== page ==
This is our Central Forecast currently for Northern Ireland (and the UK/EU generally) after last week’s referendum. Clearly, there are hugely varying scenarios possible, including political and economic conditions spiralling out of control.
The UK will exit the EU (under Prime Minister Theresa May) in Spring 2019, agreeing an EEA deal minus Financial Services access in return for some additional controls of movement of labour (somewhere between “Norway Model” and “Swiss Model”). Significant variations of this scenario are possible, ranging from remaining within the EU with some additional border controls to a completely disorderly exit with no deal.
The UK (and Northern Ireland) will enter recession in Spring 2017 and the economy will contract during 2017, with recovery not beginning properly until 2019. It is possible the UK (but not Northern Ireland) will avoid technical recession; conversely a disorderly exit could cause an economic shock beyond that of the 2008 “Credit Crunch”.
The UK debt burden will hit 100% of GDP in 2017 and the deficit will remain almost as high in 2020 as it was in 2015. Although we do not expect the debt in itself to be more expensive to service (contrary to some forecasts), a combination of inflation plus the fact the deficit was due to have been closed by the end of the decade means there will be a marked reduction in funds available for public services and welfare provision (we estimate this reduction will be around 3% versus previous, pre-referendum forecasts). There is little variation of this forecast as it is determined by uncertainty around the UK’s future status, rather than the status itself.
UK public spending and welfare provision will be reduced by 8% versus previous pre-referendum forecasts which, combined with higher unemployment (thus welfare bills) will see spending on public services reduced by 14% versus pre-referendum expectations. This will lead to significant strain on Health and Care services in particular. As with the above, there is little variation on this forecast.
UK consumption will reduce 3% in 2017 and will not stabilised until late 2019. This will particularly hit the retail and hospitality sectors, and there will be disinvestment in city centres. The property sector will also be hit, with a knock-on effect on local government services. Again, there is little variation in this forecast.
EU funding will cease to be available for most cases, particularly Rural Development, from 2020. UK will retain access to EU funds for business R&D (except in financial services and agri-food) and for infrastructure. CAP and CFP will be withdrawn from 2019/20 and, outside England, will need to be replaced by devolved Executives.
There will be neither an immediate General Election or a second Scottish independence referendum, but this is an uncertain forecast. There remains the possibility of an early UK General Election to approve a negotiating strategy or exit deal; a Scottish referendum is highly unlikely this decade although we do expect polls consistently to indicate in-principle support for Scottish independence.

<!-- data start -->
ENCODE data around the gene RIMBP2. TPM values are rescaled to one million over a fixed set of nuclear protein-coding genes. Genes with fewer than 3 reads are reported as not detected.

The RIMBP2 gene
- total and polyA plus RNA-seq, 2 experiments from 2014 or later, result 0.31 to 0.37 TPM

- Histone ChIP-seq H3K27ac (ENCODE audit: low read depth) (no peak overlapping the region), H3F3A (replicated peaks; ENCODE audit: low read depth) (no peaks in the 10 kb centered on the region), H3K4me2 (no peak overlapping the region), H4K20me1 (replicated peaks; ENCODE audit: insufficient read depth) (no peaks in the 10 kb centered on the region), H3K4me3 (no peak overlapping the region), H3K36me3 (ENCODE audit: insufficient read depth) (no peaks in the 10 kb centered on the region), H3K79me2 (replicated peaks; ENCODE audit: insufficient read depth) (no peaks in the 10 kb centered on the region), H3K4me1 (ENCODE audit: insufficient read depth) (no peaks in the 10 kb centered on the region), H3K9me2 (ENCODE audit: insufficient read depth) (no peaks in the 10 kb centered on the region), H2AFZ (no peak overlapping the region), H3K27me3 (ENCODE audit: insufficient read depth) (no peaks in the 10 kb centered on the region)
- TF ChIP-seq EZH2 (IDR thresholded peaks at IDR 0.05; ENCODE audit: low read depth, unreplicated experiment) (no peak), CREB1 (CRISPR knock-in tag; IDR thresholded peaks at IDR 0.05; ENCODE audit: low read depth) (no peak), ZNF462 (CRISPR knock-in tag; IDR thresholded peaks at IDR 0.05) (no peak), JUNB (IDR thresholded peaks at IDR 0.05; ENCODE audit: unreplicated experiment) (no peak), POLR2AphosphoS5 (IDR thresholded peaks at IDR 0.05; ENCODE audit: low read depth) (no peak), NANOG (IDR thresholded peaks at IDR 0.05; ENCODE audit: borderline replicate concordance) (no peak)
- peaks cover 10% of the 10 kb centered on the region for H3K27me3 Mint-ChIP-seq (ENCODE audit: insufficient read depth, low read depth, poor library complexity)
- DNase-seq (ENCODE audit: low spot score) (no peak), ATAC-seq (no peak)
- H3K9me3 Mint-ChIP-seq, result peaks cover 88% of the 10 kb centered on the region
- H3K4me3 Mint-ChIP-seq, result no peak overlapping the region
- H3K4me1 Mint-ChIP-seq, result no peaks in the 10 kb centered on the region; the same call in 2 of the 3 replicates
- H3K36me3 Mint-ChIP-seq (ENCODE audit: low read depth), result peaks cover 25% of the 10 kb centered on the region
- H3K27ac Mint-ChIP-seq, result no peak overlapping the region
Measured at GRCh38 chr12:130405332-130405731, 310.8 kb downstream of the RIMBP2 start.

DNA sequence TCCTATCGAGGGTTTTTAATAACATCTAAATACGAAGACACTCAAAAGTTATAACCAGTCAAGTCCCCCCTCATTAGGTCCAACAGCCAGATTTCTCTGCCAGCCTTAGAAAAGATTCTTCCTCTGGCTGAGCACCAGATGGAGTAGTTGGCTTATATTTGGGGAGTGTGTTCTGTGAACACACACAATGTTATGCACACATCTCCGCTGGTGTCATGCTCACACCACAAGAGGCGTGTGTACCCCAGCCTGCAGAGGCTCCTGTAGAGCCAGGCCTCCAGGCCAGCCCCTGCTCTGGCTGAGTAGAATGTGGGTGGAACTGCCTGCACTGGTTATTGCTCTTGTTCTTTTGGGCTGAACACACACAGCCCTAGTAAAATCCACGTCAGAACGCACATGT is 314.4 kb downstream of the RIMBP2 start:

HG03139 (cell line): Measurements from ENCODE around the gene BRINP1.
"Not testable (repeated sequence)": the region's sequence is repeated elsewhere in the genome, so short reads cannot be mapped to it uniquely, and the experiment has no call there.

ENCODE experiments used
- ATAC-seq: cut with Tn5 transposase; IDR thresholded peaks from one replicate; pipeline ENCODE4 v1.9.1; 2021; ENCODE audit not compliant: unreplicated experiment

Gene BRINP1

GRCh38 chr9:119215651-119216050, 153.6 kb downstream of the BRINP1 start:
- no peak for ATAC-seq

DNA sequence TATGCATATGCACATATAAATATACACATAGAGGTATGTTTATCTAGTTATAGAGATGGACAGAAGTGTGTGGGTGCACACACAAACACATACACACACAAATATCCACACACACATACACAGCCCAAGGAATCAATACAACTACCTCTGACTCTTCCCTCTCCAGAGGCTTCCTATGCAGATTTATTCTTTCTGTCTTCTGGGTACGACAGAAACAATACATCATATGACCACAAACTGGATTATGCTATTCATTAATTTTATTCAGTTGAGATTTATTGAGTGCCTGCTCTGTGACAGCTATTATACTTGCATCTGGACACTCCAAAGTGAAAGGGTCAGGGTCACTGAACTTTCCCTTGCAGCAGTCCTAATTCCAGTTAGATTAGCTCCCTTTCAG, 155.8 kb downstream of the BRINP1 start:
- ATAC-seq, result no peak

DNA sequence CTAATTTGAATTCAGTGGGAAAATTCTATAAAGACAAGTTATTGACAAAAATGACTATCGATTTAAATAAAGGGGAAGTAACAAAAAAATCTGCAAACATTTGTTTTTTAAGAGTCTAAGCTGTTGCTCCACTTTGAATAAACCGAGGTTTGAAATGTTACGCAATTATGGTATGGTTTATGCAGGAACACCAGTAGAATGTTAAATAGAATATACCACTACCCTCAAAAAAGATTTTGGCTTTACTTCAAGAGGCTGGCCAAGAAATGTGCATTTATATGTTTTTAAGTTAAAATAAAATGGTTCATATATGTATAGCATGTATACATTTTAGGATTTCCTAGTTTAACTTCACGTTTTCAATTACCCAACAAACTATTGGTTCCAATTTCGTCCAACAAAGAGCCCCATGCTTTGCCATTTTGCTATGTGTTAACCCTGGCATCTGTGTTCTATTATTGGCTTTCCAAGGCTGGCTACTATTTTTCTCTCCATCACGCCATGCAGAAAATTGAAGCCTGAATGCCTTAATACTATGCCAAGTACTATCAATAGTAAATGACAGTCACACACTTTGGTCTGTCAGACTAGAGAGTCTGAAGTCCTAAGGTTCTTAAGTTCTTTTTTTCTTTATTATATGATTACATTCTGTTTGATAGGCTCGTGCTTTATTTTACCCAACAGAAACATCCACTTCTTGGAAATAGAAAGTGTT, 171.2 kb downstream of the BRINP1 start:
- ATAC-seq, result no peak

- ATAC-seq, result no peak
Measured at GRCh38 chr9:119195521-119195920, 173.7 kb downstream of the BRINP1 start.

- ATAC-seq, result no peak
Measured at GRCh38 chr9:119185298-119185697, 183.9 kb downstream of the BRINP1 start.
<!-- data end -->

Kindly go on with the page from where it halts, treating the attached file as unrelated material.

UK party political turmoil will continue through the next election, with potential for radical change up to a potential change in electoral system and the Barnett Formula. UKIP is currently likely to form the Opposition after the next General Election. Political debate will shift from internal social issues to immigration and economic development. Despite reductions in public spending, there will be downward pressure on taxation with Corporation Tax potentially being abolished altogether. It is this political uncertainty which feeds into instability in the real economy.
Northern Ireland will attain “Special Access” to the EU, including potentially a Shared Customs arrangement, as its citizens generally qualify for EU citizenship and it shares a land border with the EU. This will mean more EU support is available than elsewhere in the UK, but CAP and CFP will cease as elsewhere in the UK. There will be a surprising degree of political stability but significant strain on public services due to reductions in funding provision versus previous assumptions (these will be marginally less marked than elsewhere in the UK, but still significant). The voluntary/community sector will be particularly hit in Northern Ireland, as many EU or EU-related funding streams simply come to an end without prospect of replacement. There will be the need for significant reform and collaboration.
The UK’s long-term economic outlook is marginally poorer than it was pre-referendum, but with the potential advantage of regional re-balancing due to less dependence on the finance sector and the City of London. The most significant risk to the UK is its loss of reputation for political stability, and loss of faith in its institutions. The longer-term viability of the Union itself, however, remains in question, which could bring further economic shocks. This forecast cannot now be made with any precision, as there are too many variables.
The Eurozone will generally avoid recession but will be subject to a marked slowdown in the short term. There are also significant political risks, with notable elections in 2017 in the Netherlands, France and Germany and the increased focus on issues forced by populists across the continent. Recession, and the election into government of populists opposed to EU membership, remains a risk in almost every EU country currently, although there is no prospect of any committing to an in/out referendum.
Sterling will stabilise at just under $1.30 and €1.20, but will be subject to occasional significant volatility. It remains possible that Sterling will stabilise significantly lower than that, particularly against the US dollar.